• The amounts that corporate donors, lobbyists and others paid toward his inauguration festivities. Prior to Greitens' January inauguration, supporters set up a nonprofit group to accept donations to pay for his inaugural festivities. Those costs could more easily have gone through Greitens' existing campaign fund, but by setting up a nonprofit, his supporters were able to avoid revealing who funded the event and in what amounts.
It's not just the inaugural funding that has been kept under a veil of secrecy. As the Post-Dispatch discovered before Greitens took office, he also required members of his transition team to sign a nondisclosure agreement to prevent them from discussing the transition.
• Anything about his personal finances. As candidates' personal tax records became a major issue nationally last year, Greitens refused to release his, during the campaign or since. At one point last year, Greitens' campaign indicated it would release them if Democratic opponent Chris Koster released his. But even after Koster made his documents public, Greitens kept his records secret.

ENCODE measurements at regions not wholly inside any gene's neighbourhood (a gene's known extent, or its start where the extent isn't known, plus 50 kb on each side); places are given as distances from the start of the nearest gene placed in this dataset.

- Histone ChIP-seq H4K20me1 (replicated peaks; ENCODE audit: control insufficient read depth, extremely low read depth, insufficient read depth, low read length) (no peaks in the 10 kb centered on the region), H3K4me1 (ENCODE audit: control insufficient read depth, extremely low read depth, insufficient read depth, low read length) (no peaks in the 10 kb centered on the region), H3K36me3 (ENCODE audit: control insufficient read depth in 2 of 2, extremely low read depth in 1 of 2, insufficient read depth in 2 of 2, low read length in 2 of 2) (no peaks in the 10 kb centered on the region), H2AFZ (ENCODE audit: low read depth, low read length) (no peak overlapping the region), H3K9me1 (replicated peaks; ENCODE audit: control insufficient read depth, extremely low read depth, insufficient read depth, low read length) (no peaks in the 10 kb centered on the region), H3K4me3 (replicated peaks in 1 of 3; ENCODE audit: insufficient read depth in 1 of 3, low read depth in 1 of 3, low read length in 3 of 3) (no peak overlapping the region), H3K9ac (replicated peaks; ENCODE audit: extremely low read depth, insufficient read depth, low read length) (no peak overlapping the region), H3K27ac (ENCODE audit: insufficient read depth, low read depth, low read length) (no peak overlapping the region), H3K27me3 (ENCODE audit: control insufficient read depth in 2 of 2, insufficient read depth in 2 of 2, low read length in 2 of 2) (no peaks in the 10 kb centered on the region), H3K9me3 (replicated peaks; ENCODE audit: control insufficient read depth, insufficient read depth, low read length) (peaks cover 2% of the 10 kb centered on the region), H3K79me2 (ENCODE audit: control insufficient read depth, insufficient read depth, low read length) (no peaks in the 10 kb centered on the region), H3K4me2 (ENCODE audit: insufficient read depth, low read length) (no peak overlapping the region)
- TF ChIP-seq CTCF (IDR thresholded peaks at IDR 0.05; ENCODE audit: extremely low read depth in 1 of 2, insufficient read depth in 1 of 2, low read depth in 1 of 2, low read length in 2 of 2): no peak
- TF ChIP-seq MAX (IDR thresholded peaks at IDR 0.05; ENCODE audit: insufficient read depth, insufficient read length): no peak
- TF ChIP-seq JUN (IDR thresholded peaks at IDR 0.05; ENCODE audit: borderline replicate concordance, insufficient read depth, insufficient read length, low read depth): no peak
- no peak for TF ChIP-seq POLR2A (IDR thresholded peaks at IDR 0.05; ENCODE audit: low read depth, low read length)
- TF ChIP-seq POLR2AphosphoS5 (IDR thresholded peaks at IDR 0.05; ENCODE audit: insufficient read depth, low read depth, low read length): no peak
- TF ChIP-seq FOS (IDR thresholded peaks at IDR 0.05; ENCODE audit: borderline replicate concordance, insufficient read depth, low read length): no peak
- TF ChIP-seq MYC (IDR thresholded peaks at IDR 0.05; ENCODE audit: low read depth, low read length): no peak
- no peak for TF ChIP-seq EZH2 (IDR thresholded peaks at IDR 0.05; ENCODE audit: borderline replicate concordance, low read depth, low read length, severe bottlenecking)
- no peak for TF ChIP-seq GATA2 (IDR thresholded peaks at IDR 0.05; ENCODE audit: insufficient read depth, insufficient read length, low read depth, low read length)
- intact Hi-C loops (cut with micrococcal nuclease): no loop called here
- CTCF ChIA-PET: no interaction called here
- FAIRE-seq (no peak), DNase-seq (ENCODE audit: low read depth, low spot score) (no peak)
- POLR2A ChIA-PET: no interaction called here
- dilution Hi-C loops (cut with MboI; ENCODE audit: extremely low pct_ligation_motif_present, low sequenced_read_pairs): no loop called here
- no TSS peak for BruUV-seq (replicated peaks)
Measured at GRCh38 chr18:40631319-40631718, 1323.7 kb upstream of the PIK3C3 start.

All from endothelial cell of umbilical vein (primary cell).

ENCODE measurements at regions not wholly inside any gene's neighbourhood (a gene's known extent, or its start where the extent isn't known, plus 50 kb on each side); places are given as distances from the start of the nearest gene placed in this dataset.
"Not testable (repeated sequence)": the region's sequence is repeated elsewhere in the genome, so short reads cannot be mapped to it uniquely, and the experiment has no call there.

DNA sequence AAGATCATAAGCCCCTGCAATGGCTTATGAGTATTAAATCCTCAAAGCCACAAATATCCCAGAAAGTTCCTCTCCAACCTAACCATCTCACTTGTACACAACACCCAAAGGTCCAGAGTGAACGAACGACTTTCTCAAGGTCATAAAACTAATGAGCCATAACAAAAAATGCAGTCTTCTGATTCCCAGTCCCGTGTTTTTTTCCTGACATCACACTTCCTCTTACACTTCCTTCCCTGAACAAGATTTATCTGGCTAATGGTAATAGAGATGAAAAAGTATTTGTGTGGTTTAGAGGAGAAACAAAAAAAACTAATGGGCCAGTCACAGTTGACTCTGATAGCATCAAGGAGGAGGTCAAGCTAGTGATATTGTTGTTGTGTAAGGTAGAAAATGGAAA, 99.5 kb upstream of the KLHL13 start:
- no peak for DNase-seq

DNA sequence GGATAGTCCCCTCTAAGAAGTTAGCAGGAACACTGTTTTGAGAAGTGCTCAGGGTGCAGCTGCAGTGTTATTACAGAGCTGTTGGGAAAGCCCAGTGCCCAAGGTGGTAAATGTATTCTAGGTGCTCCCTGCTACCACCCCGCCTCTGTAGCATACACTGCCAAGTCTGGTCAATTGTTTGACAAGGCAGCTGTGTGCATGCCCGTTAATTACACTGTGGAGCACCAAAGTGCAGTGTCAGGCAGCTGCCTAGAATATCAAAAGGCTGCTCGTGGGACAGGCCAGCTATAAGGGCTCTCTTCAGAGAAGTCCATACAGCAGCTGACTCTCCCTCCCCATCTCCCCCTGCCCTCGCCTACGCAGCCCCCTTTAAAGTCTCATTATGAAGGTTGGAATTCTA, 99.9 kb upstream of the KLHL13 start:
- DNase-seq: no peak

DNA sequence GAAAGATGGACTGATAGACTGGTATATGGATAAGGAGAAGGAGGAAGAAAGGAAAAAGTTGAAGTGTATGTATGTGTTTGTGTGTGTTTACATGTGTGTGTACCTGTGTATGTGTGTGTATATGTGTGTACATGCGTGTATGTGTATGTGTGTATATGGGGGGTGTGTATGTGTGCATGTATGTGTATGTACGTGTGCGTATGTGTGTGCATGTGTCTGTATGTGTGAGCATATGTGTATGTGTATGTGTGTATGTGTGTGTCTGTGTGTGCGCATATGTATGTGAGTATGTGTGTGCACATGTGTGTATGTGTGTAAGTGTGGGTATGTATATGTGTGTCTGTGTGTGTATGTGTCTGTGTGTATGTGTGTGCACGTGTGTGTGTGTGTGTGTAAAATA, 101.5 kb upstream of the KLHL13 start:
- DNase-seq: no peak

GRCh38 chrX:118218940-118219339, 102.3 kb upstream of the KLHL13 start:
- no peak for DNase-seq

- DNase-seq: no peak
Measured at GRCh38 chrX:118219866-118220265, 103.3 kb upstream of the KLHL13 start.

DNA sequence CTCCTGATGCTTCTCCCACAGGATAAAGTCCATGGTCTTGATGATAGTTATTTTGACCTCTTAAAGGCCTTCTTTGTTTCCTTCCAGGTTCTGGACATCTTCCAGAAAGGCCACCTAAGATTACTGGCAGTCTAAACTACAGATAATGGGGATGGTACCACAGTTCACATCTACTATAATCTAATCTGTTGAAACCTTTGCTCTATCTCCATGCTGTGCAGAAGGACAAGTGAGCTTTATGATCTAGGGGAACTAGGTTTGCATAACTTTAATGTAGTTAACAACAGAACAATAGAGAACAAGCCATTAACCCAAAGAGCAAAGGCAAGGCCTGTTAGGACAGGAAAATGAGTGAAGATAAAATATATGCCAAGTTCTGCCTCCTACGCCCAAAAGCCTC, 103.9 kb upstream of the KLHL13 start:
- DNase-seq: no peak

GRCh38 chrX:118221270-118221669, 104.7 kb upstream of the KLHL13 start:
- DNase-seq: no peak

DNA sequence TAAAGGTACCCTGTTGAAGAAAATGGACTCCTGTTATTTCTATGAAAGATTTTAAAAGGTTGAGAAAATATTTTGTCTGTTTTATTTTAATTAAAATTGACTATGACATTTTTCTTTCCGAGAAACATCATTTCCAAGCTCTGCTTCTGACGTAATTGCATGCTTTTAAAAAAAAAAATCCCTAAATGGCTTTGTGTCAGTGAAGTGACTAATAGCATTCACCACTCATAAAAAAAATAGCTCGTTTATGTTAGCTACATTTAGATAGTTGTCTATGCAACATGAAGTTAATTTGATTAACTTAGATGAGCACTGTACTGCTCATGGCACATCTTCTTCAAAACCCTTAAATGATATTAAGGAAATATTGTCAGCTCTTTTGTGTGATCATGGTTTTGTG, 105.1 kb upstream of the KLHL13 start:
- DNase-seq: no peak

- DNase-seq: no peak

• Who is currently funding his public policy campaigns. After Greitens became governor, his former campaign manager and others created yet another nonprofit group, called A New Missouri, to promote Greitens' policy objectives through media advertising, community organizing and other activities. The organization was structured in such a way that it could raise money from donors without revealing to the public who those donors are.
Multiple Post-Dispatch requests for comment for this story to the Greitens administration and A New Missouri went unanswered over the past several weeks.
Donations as free speech
Much of the secrecy surrounding Greitens' financial backing is made possible by Citizens United v. Federal Election Commission, the landmark 2010 U.S. Supreme Court ruling that said in effect that political expenditures by corporations are a form of constitutionally protected free speech. That led to an explosion of new nonprofit corporations, which can spend freely to promote political causes without disclosing where the money is coming from. Such disclosure would be required if they gave that money directly to a political candidate.